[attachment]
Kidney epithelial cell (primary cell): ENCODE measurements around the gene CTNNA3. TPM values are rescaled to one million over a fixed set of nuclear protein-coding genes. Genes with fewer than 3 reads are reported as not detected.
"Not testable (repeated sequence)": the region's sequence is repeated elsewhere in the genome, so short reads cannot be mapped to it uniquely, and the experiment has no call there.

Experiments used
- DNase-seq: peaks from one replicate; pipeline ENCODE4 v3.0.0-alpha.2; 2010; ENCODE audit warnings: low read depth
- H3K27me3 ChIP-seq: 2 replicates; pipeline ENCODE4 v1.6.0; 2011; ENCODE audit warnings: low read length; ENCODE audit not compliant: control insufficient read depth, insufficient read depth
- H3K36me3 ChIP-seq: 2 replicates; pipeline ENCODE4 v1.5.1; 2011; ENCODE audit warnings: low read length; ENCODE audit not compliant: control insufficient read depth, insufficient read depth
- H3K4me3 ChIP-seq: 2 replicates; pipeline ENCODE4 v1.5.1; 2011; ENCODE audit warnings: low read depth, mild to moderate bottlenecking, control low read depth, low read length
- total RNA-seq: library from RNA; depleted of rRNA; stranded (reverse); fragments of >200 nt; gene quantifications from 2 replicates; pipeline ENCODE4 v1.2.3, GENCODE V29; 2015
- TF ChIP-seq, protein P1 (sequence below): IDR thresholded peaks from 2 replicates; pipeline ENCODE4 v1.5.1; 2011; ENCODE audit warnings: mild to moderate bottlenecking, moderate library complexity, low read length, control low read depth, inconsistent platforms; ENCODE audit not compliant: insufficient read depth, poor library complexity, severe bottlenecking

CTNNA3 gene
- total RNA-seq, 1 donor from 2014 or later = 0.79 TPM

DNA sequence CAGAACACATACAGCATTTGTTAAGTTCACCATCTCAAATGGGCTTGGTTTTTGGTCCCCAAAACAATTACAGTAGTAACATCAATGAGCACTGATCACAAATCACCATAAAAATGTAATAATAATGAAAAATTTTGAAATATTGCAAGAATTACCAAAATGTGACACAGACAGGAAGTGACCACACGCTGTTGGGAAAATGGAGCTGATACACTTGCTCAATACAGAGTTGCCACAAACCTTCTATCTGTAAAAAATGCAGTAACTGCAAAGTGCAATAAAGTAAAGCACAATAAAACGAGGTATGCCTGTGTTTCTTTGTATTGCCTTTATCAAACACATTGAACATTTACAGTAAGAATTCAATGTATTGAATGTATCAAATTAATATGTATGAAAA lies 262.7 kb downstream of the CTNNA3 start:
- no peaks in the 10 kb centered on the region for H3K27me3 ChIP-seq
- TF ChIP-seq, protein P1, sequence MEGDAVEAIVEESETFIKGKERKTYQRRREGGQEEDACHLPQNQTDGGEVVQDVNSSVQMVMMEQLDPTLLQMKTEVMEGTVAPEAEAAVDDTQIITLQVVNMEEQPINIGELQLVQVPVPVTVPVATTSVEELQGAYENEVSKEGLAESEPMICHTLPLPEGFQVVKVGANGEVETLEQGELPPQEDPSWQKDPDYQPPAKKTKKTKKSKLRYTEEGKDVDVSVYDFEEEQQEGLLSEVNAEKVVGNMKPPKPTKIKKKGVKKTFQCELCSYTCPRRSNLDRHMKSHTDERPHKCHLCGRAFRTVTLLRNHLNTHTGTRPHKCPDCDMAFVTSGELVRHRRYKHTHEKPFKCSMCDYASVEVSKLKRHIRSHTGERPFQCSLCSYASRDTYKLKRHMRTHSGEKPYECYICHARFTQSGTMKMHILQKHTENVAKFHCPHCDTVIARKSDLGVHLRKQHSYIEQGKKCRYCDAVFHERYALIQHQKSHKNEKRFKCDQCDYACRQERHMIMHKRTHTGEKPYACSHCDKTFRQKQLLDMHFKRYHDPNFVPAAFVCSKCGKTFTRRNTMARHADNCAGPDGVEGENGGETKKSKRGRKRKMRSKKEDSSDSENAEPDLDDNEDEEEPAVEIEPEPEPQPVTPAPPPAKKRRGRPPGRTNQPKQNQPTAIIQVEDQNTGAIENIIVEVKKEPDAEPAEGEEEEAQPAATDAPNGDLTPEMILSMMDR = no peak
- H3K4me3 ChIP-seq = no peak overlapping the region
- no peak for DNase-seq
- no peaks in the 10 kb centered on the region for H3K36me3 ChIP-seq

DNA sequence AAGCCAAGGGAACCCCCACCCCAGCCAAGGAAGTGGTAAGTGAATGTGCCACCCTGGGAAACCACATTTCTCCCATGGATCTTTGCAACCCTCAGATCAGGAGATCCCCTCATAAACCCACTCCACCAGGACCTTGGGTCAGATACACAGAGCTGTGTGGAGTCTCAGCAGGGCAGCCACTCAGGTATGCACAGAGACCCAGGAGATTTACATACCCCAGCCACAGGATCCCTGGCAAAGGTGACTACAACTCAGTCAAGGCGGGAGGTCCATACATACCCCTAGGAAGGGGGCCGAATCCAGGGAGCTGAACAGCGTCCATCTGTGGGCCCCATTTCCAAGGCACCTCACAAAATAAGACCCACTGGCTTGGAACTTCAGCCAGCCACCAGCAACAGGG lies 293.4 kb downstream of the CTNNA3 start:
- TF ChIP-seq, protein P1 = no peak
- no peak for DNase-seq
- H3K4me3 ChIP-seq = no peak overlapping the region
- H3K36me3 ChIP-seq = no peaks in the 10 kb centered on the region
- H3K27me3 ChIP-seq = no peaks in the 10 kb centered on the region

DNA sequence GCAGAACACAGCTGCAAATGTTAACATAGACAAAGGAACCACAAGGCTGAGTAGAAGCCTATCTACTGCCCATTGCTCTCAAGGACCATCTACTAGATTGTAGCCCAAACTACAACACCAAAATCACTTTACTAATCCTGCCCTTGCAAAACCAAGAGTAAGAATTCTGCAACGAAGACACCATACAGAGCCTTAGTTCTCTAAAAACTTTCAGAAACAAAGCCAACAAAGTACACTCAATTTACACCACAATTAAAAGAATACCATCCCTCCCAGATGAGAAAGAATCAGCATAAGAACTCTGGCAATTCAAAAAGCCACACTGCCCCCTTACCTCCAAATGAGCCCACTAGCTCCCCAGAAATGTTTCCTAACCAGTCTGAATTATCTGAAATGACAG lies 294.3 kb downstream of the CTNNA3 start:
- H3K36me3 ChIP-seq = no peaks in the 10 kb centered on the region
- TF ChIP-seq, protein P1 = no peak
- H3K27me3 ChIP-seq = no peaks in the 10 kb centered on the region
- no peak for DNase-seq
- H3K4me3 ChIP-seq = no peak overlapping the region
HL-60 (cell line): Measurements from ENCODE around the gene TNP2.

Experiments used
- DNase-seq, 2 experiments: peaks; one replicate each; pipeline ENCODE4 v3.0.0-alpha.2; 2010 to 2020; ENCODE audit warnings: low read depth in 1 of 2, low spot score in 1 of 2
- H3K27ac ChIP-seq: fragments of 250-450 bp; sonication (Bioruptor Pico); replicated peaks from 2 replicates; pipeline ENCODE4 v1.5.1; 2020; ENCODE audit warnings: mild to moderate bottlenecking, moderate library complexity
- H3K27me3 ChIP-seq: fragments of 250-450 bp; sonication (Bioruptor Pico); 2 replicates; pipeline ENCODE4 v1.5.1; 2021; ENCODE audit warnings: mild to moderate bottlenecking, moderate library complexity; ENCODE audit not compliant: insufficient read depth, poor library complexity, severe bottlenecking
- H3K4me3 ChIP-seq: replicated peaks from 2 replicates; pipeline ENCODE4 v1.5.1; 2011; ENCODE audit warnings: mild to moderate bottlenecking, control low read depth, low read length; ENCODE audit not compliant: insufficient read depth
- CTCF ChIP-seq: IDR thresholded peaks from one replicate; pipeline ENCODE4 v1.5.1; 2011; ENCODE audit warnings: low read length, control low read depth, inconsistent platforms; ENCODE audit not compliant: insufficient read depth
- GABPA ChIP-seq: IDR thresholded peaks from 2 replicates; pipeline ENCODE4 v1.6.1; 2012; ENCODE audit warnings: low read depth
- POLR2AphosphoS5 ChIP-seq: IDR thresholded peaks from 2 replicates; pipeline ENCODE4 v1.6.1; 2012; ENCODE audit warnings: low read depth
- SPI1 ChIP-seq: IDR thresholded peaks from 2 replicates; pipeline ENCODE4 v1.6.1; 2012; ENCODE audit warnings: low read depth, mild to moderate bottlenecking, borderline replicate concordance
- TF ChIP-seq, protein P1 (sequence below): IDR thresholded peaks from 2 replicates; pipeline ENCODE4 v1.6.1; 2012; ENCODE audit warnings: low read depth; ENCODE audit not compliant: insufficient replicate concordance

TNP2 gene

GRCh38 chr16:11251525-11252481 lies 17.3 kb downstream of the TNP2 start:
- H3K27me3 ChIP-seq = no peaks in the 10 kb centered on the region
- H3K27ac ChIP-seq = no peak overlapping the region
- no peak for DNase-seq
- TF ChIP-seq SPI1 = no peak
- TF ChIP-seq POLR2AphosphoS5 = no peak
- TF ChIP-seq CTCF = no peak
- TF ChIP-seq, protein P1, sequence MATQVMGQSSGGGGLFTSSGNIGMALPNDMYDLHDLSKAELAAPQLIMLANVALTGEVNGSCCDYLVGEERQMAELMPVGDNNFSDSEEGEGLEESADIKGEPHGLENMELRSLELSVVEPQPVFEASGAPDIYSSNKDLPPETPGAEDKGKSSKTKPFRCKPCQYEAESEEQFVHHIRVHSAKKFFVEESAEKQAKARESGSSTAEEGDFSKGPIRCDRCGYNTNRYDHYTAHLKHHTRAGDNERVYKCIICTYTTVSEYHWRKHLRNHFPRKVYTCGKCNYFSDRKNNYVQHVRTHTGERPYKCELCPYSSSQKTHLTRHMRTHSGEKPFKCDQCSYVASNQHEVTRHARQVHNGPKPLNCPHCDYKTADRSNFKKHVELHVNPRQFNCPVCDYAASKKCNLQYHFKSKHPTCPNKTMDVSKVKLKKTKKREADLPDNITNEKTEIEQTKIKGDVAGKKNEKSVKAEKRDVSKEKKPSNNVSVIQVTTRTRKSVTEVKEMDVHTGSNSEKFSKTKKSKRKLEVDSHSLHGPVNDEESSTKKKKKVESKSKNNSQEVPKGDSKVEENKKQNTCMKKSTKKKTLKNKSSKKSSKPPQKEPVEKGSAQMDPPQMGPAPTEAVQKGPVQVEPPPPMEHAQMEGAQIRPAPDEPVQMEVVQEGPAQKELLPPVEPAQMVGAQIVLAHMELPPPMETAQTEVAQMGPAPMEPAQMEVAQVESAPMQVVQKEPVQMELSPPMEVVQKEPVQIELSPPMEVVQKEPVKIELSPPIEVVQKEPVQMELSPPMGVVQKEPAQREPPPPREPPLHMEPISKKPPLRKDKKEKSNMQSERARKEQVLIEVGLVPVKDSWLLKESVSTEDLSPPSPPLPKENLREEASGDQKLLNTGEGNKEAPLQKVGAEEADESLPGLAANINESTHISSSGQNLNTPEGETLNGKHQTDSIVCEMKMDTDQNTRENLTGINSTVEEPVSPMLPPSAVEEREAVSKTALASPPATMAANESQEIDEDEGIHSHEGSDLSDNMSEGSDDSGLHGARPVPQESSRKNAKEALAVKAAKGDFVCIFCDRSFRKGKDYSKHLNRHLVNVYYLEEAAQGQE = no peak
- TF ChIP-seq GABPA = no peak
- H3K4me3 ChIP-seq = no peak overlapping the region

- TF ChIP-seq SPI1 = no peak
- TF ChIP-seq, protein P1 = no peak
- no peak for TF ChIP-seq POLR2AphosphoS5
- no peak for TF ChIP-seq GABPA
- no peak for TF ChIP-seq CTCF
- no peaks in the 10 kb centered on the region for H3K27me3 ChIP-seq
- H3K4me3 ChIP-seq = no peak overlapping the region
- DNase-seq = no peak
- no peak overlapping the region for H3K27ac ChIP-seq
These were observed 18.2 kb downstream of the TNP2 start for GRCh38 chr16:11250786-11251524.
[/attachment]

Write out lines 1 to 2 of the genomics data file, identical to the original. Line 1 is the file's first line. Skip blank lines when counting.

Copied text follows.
Kidney epithelial cell (primary cell): ENCODE measurements around the gene CTNNA3. TPM values are rescaled to one million over a fixed set of nuclear protein-coding genes. Genes with fewer than 3 reads are reported as not detected.
"Not testable (repeated sequence)": the region's sequence is repeated elsewhere in the genome, so short reads cannot be mapped to it uniquely, and the experiment has no call there.